In the Third Meditation, Descartes aims to prove that God must exist. He begins in the third paragraph (section 35) by recognizing that he has ideas of many things (e.g., of the earth, the sky, the stars, etc.), and that he in no way denies that these ideas do occur within him. What was the additional thing he used to assert about these ideas (his habitual belief) that he now realizes he is not certain about?
In section 40, Descartes analyzes his idea of God. What properties are included in his understanding of the concept of God?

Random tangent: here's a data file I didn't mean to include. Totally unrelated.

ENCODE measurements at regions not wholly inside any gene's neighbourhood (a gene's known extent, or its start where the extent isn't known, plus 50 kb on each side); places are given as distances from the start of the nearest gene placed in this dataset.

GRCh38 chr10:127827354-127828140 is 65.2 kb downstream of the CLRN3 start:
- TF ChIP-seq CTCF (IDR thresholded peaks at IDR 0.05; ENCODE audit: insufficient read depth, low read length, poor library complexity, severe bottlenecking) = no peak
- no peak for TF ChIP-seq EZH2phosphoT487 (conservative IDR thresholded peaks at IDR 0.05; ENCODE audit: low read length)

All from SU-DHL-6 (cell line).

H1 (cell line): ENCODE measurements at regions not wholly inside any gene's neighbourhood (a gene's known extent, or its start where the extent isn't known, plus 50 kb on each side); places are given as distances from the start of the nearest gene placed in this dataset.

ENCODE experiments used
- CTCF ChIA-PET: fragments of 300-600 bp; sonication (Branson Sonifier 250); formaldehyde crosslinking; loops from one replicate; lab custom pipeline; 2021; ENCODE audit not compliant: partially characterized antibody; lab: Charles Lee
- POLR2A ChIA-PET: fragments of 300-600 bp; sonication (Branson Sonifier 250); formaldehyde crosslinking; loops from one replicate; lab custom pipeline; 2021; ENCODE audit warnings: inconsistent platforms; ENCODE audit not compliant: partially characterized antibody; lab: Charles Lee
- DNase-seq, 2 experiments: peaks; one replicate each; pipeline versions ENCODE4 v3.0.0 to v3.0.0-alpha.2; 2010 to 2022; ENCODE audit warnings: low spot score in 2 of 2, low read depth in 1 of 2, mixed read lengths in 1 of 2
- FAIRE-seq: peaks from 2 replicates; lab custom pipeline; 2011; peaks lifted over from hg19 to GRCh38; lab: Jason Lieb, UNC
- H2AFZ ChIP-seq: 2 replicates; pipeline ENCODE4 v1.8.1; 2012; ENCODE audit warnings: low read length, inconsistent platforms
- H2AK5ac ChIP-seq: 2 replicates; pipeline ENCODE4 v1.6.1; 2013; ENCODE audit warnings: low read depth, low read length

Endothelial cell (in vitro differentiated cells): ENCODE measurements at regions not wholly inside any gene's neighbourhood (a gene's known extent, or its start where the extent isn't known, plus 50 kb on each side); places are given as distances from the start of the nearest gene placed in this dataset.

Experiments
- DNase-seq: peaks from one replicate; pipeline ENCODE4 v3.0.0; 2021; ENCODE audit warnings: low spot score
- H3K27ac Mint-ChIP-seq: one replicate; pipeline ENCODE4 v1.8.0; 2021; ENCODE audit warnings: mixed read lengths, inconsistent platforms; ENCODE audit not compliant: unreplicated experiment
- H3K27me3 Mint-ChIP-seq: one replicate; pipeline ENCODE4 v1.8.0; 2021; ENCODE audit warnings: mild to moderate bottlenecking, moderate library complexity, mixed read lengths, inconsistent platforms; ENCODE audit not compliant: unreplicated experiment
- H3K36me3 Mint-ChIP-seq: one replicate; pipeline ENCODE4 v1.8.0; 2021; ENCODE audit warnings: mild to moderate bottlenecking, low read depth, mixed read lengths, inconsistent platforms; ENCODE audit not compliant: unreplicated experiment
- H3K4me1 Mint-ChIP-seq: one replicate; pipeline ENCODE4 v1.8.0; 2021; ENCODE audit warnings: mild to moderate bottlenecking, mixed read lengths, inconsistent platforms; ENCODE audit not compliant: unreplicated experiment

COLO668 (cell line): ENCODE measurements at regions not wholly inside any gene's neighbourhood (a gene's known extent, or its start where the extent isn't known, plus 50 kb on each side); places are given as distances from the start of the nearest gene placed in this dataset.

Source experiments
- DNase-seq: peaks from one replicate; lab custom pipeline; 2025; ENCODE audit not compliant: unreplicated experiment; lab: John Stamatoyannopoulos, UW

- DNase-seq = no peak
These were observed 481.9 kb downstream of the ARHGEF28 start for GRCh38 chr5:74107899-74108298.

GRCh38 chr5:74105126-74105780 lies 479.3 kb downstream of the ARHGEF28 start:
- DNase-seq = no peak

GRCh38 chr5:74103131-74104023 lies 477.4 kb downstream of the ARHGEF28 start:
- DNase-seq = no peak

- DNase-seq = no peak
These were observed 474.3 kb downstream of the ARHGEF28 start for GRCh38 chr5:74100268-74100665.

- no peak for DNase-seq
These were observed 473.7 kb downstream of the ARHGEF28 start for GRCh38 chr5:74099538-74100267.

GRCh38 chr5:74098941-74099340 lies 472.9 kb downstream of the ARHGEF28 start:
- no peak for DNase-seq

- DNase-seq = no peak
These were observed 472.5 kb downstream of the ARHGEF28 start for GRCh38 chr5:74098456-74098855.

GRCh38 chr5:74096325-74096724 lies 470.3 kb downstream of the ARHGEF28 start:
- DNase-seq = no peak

According to Descartes, what principle “is manifest by the natural light” (40)? Does this same principle apply to ideas?
Using your own words, characterize Descartes’ argument for the existence of God.
At the end of the Second Meditation, Descartes provides the famous “wax example” experiment. In your own words, describe the experiment that Descartes performs. What is the experiment meant to show?